Hundreds of thousands of Internet servers sit at risk of being used in a fast-growing technique to reflect and amplify distributed denial of service (DDoS) attacks, despite the fact that a simple server configuration change could eliminate the DDoS threat.
Incidences of DDoS attacks using the character generator CHARGEN protocol rose sharply in the third quarter of 2013, according to data reported in the Q3 2013 Global Attack Report from the Prolexic Security Engineering and Response Team (PLXsert).
Attacks using the CHARGEN protocol, which was noted as vulnerable to these types of attacks as early as 1999, were the fastest-growing type of DDoS attack in Q3 2013, with attackers using vulnerable servers around the world to reflect and amplify data onslaughts at target servers.
The CHARGEN protocol was initially created to enable testing and measurement of servers. Today, it is obsolete, and it should be disabled. Many legacy servers have it turned on by default.
Despite its age, the re-emergence of CHARGEN attacks within the underground DDoS-as-a-Service marketplace suggests the abuse of this internet protocol retains value to malicious actors engaging in distributed reflected denial of service (DrDoS) attacks.
In Q3, Prolexic observed CHARGEN DrDoS attacks against its customers in the gambling and entertainment industries. Prolexic’s experts mitigated these attacks before they affected the availability of the customers’ servers. A subsequent analysis found similar CHARGEN attack patterns in each case.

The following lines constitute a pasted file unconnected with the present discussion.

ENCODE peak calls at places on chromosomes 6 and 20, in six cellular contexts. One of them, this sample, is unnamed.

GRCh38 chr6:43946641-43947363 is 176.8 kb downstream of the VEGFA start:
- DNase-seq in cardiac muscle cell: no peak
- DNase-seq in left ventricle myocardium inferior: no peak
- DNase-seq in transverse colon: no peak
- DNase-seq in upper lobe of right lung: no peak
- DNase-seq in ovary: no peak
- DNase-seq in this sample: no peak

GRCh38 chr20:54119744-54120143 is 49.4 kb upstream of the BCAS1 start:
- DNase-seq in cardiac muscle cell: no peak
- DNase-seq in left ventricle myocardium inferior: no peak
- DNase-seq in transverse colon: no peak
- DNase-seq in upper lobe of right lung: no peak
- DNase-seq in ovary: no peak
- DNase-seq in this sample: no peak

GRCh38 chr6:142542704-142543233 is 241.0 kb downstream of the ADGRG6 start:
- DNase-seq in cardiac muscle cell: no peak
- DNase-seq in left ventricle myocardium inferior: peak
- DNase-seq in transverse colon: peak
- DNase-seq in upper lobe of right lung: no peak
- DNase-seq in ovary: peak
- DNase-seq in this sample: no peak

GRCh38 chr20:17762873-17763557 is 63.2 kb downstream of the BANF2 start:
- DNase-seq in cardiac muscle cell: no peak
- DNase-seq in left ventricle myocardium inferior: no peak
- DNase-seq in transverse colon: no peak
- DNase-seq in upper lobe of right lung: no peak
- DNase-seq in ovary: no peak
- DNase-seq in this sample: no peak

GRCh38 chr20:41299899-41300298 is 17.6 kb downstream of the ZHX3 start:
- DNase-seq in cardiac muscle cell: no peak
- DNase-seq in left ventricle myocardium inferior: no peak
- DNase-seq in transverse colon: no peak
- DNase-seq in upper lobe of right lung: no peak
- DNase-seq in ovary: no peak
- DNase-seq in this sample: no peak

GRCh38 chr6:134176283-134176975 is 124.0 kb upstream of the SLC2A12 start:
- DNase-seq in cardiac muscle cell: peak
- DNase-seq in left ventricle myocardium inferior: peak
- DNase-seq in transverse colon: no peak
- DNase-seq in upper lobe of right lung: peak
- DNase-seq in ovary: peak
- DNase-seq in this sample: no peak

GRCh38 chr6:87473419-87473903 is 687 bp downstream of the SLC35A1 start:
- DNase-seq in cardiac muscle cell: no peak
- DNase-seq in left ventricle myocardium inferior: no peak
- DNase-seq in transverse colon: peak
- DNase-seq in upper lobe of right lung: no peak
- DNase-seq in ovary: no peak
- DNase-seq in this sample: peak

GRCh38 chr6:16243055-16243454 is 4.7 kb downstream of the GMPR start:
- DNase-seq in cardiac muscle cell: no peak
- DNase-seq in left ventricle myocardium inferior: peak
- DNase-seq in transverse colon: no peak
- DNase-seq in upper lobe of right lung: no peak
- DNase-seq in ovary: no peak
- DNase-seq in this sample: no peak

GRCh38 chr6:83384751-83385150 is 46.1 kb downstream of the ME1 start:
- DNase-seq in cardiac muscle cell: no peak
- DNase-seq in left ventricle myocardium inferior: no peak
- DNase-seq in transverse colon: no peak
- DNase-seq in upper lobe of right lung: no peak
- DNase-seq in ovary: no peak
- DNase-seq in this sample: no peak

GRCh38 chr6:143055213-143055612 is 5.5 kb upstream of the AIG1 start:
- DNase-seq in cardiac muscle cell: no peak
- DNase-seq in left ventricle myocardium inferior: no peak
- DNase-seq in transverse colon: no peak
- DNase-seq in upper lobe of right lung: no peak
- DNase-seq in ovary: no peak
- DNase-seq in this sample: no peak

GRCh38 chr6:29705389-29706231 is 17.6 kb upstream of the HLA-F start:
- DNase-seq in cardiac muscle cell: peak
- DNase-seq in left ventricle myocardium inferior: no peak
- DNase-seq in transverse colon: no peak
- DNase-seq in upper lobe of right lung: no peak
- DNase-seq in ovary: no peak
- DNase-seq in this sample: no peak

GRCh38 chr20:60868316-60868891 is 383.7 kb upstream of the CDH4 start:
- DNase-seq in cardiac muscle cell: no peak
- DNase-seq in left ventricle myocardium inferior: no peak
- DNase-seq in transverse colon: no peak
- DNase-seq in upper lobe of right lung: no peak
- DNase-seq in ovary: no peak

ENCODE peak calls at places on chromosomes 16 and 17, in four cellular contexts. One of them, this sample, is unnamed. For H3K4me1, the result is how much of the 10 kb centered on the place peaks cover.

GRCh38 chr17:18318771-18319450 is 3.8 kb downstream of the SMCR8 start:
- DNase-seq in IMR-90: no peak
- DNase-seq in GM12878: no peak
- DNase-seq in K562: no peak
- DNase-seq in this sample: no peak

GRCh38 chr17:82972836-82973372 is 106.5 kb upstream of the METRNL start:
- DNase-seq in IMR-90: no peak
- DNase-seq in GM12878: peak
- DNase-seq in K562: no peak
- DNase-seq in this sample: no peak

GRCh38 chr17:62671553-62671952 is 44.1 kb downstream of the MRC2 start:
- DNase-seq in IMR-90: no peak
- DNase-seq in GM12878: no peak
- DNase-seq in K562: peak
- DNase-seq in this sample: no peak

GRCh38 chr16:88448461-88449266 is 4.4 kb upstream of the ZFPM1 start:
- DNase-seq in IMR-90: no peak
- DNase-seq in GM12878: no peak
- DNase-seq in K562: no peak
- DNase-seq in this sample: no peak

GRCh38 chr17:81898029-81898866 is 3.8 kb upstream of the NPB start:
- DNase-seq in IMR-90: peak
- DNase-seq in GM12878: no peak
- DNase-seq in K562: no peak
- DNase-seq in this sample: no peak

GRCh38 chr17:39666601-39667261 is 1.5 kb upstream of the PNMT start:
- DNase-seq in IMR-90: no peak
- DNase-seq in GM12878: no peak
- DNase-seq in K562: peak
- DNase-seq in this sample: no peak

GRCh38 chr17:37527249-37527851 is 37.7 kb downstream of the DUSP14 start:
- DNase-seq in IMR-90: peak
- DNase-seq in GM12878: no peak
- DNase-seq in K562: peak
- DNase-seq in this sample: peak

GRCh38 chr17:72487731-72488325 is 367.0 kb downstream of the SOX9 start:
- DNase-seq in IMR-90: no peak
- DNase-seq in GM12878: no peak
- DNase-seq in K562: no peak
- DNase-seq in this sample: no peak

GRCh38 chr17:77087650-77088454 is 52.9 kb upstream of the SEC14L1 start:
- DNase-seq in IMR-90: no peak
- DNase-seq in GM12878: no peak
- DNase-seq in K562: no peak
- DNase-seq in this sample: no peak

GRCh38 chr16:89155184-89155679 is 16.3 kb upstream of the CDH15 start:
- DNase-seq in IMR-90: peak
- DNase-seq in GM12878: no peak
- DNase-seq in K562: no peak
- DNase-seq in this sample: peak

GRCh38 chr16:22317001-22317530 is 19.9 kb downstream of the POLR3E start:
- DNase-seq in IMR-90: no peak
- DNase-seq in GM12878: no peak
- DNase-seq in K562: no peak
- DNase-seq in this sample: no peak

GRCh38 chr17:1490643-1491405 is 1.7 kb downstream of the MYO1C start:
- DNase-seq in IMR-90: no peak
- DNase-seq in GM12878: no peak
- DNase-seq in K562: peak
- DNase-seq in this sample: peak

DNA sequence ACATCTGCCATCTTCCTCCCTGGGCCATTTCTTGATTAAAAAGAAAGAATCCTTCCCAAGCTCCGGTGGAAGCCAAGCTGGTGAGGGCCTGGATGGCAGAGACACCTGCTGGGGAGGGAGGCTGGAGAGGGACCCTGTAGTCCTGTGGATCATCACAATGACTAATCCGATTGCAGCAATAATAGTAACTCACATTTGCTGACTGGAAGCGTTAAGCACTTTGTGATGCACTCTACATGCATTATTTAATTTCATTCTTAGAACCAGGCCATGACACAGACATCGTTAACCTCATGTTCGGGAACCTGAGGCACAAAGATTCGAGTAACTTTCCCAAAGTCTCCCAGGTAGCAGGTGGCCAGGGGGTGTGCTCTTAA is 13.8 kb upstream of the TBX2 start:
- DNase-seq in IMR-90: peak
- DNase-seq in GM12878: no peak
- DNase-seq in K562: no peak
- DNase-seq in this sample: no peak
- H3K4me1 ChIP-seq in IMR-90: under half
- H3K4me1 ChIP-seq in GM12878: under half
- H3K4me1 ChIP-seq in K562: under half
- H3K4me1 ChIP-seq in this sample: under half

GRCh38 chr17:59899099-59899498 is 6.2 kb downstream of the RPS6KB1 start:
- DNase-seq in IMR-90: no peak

In the gambling industry attack, most of the reflected traffic originated from Asia, and particularly China. The attack lasted 1.5 hours and reached a peak rate of 2 Gbps.
In the entertainment industry incident, although much of the traffic originated in China CHARGEN servers from all continents except Antarctica were engaged in the attack, which lasted a half-hour and reached a peak rate of 2 Gbps.
Because vulnerable servers used to reflect CHARGEN data may respond with as much as 17 times more data than they receive, attackers find the approach attractive. An attack launched with just one or two servers can overwhelm a standard 1GB virtual private server in a matter of seconds. In addition, the use of the UDP CHARGEN enables spoofing of IP addresses, which provides pseudo-anonymity for attackers.
Meanwhile, hundreds of thousands of CHARGEN servers lie susceptible to use as attack vectors, a situation that can be readily addressed with a simple change to the server configuration. Of 1,000 attack events involving CHARGEN analyzed by PLXsert, more than 99 percent were found to have taken advantage of Windows servers – from Windows NT to Windows 2008 R2.
Step-by-step instructions explain how to disable CHARGEN on a Windows server in a case study on new DDoS techniques, including CHARGEN attacks, available in the Q3 2013 Global Attack Report from Prolexic.
More information is available in the Q3 2013 Global Attack Report.